Heracleum is a plant genus that is part of the Apiaceae family. It contains about 70 species of perennial herbs that are native to Europe, Asia, North America, and Africa. These plants rise high above the ground on narrow stems and feature large flower clusters. Landscapers use this group of plants along borders and in overgrown areas of a yard. Some common problems associated with the Heracleum genus include leaf spot and stem rot.
The name of this genus is derived from the Latin word Herâclêus, which translates to "of or belonging to Hercules." It is believed that the mythological Hercules used these plants as medicine. The common name for plants in the Heracleum genus is cow parsnip, since these species are similar in appearance to parsnips and are consumed by cattle. Some species are known as hogweed or giant hogweed, including Heracleum mantegazzianum.
Cow parsnip is typically grown in Canada and the United States. Heracleum sosnowskyi is distributed from the Caucuses to the Baltic states in Europe, while Heracleum persicum is grown in Iran. There are a few species located in Africa, including Heracleum sphondylium.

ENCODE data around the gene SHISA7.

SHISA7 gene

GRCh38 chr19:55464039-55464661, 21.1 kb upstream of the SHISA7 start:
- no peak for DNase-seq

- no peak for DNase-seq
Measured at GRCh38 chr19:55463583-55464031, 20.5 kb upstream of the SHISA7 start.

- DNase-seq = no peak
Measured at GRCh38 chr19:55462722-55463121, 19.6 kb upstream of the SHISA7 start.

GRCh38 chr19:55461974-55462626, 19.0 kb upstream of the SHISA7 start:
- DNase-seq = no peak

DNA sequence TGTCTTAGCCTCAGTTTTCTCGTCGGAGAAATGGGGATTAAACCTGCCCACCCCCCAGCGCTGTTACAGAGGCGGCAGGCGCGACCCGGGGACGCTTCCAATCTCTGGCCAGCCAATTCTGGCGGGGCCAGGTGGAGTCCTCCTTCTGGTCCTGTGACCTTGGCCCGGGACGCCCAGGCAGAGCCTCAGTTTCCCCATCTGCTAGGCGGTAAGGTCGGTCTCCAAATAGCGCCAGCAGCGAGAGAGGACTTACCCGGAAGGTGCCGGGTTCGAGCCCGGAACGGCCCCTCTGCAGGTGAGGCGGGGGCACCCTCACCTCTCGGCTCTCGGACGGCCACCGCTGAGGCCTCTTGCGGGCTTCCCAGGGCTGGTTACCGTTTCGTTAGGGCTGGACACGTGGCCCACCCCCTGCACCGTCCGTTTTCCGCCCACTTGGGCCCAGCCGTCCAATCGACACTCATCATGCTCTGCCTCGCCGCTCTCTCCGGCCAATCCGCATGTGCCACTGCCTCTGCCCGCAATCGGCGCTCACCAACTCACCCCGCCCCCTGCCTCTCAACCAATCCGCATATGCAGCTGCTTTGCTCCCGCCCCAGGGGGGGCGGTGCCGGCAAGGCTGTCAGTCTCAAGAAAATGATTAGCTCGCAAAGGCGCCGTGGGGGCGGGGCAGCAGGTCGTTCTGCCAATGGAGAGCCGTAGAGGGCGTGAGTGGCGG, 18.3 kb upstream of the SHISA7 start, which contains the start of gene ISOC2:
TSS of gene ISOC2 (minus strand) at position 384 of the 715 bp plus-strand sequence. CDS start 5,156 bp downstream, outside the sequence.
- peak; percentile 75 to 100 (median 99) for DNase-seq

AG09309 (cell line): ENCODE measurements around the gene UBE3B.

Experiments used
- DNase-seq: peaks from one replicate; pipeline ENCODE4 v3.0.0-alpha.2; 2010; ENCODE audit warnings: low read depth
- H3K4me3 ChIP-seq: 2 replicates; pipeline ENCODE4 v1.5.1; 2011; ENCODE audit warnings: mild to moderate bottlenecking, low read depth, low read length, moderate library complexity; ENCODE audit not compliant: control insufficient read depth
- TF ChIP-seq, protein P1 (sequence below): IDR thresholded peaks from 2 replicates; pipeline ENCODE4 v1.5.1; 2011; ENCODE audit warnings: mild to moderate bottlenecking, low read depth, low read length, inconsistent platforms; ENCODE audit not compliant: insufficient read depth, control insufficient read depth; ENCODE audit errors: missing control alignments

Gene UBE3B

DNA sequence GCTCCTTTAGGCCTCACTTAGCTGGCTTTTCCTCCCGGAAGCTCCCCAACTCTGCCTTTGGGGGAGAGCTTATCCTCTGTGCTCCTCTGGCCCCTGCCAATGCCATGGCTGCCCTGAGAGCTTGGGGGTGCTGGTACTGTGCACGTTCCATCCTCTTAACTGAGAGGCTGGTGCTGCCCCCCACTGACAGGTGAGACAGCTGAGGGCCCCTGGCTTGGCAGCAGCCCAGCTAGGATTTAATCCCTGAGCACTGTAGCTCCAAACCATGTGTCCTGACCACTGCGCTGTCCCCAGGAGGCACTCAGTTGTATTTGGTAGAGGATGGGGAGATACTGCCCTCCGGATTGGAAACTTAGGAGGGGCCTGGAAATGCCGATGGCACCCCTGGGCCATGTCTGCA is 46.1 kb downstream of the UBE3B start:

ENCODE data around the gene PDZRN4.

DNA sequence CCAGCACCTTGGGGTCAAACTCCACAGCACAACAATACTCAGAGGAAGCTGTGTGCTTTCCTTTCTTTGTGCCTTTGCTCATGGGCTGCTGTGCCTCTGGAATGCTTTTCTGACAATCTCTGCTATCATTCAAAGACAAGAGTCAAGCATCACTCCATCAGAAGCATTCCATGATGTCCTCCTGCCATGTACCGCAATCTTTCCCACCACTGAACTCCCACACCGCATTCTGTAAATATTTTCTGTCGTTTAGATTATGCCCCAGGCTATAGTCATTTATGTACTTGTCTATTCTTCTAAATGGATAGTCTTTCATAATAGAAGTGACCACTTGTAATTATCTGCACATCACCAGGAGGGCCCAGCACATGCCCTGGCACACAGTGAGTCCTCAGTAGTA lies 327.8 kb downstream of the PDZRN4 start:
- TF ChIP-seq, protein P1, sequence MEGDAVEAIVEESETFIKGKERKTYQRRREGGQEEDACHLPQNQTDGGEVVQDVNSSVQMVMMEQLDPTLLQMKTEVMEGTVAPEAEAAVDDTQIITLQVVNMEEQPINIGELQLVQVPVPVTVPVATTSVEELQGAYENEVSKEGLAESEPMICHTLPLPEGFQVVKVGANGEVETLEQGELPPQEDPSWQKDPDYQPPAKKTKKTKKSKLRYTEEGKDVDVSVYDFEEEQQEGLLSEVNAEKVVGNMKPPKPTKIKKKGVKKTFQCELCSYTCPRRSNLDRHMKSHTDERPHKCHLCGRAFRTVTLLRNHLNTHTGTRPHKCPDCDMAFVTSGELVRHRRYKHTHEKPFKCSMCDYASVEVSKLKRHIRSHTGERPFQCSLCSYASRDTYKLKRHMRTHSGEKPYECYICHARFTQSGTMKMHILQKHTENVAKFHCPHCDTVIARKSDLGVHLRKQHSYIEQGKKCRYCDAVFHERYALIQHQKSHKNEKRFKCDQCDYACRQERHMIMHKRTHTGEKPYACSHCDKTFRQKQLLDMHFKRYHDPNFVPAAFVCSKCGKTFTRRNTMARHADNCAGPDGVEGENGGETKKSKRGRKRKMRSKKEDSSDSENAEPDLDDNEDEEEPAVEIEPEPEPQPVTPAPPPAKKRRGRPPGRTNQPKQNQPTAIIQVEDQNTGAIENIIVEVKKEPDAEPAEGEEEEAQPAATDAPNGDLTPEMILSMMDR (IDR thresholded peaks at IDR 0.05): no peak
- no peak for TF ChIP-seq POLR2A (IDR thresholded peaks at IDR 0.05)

These plants are very tall. H. maximum typically grows 3-10 feet (1-3 m) in height and features large rough leaves, roughly 18 inches (45 cm) wide. Each leaf is divided into three segments and features toothed edges. The long, narrow stems are hollow and hairy.
Atop the narrow stems are white to cream colored flowers that are fragrant. Each flower has five petals that are roughly 1/3 inch (1 cm) in length. They sprout in clusters that are arranged in umbels. An umbel is a flower arrangement in which several similarly sized, erect flower stalks sprout from the same point on the stem. The flowers typically bloom in mid-summer.
H. maximum can grow in several types of soil including loamy, sandy, and clay. It does well in shaded areas and can tolerate cold winters. It can survive in hardiness zones three and higher.
A common problem that affects H. maximum is leaf spot, which is a fungal disease. It is characterized by black or brown spots on the leaves and dropping leaves. The fungal spores typically reside in dead leaves and plant debris during the winter. During the spring time, the spores are carried by wind and water splashes and deposited onto the leaves of H. maximum. A common preventative step is to remove all dead plant material from the ground before the start of the growing season.